Is this strategy sound?

Sunday, September 19th, 2010 by Roberto Saracco

Last week an article on Le Figaro

anticipated  a joint initiative by Vodafone, Orange, Telefonica and Deutsche Telekom to be announced on October 8th. There is not enough information to really get a grasp on what they are after but based on the speculations put forward by the journalist, an alliance to create a new “systeme d’exploitation” I started to think and want to share now with you some of these thoughts, ready to change my mind as more information will become available.

These companies have a market size of about a billion customers and according to their statement this is a gigantic market place giving them the strength to be leader and shape the innovation. Difficult not to agree to that. Or is it not?

How could it be that such strength has not already resulted in the evolution of the mobile marketplace being led by the Operators? Remember that there are (since many years) several association bodies that could have dictated how the evolution should be like.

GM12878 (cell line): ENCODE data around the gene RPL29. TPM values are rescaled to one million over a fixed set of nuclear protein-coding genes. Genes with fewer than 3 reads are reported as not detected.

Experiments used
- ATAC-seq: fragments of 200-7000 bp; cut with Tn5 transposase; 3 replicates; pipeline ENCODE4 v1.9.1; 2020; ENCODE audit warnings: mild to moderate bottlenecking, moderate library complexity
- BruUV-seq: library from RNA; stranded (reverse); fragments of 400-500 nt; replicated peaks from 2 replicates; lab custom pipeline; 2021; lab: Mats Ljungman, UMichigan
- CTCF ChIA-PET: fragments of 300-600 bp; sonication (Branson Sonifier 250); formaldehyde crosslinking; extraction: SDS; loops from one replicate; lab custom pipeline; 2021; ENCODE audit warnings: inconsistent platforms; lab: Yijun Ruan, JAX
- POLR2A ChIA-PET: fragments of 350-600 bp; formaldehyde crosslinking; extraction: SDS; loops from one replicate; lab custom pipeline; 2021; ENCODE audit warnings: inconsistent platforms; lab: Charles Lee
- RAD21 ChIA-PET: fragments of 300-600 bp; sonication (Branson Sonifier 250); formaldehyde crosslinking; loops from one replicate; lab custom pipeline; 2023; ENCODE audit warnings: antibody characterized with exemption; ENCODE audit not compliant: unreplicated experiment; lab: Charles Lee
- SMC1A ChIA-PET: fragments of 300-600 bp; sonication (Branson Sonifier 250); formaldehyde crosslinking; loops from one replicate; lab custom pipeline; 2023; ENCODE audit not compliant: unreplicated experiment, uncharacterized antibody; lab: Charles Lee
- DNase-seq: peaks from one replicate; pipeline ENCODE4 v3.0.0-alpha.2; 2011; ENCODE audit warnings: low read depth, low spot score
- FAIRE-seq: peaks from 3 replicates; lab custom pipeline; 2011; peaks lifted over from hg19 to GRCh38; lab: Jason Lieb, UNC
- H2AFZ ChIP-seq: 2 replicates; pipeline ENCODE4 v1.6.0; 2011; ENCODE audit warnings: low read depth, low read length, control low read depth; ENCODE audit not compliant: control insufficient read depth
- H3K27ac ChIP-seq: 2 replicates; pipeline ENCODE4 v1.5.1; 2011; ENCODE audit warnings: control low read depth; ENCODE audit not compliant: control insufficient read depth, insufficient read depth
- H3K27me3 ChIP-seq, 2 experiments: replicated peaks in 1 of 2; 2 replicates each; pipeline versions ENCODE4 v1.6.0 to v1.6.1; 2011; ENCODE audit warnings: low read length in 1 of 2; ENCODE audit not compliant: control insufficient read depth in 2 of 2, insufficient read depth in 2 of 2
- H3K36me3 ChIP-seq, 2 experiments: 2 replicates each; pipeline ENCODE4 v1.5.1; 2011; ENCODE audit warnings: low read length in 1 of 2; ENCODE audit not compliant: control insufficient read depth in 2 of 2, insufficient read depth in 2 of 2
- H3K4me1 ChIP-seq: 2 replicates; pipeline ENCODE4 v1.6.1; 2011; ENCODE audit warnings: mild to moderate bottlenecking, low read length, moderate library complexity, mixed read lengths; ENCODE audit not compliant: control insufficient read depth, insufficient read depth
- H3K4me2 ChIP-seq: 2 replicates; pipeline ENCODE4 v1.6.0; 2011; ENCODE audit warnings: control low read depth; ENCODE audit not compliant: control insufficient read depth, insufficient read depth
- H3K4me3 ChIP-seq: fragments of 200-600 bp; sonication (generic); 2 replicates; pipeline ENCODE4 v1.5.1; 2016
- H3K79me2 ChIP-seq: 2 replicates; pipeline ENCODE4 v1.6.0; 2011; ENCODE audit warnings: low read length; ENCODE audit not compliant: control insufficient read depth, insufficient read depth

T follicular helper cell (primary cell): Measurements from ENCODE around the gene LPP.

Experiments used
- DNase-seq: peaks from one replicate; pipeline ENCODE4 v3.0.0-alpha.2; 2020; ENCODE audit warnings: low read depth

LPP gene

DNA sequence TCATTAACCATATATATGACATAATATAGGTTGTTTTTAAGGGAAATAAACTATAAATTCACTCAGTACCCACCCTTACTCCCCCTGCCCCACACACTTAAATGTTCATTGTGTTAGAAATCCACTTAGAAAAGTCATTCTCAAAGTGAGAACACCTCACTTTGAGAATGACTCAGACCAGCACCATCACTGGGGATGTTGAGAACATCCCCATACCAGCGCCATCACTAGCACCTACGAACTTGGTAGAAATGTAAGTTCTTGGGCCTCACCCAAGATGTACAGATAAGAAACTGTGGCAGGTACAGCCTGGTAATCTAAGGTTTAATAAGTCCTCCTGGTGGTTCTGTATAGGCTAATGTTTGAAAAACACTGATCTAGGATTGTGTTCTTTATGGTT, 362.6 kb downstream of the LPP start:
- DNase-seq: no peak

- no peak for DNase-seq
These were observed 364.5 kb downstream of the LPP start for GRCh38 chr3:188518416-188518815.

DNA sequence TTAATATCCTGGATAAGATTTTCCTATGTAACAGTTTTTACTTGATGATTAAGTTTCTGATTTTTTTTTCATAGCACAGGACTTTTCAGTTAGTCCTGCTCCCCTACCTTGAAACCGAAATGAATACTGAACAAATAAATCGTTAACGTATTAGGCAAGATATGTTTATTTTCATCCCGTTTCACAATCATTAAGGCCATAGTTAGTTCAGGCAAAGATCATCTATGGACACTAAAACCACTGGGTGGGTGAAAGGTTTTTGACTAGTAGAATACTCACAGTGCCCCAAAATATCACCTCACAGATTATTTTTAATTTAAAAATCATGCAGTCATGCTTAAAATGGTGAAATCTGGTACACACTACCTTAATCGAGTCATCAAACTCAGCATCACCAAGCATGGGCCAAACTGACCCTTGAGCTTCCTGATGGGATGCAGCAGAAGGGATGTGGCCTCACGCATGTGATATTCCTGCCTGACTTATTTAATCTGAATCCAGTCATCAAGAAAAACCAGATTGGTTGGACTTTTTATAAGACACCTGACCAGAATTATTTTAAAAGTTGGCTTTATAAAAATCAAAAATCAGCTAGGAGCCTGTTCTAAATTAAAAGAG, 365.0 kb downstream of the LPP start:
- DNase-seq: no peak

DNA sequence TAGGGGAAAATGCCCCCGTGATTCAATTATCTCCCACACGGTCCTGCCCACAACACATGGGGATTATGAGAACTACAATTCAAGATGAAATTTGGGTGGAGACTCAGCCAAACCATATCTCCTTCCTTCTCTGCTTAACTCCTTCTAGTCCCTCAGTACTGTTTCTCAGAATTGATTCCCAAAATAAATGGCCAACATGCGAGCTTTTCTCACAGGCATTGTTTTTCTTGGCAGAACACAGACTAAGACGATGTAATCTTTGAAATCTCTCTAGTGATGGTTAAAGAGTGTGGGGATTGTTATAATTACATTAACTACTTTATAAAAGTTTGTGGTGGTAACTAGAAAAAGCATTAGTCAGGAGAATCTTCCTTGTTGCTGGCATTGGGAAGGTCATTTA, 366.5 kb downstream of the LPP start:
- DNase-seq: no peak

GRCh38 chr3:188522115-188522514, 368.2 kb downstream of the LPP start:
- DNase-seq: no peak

The fact is that the time where single centralised “muscle” can shape the evolution is gone. Now it is a time where innovation is pervasive in its creation and in its effect. Those succeeding are not necessarily the one making the “spot” innovation, rather those that can leverage on some asset to steer others’ innovation.

Apple and Google are case in point. Besides, their success can be measured in terms of number of apps downloaded or people “googling” by the money stick to measure success in gauged in number of physical pieces sold (iPods and the like for Apple) and number of ads clicked (Google).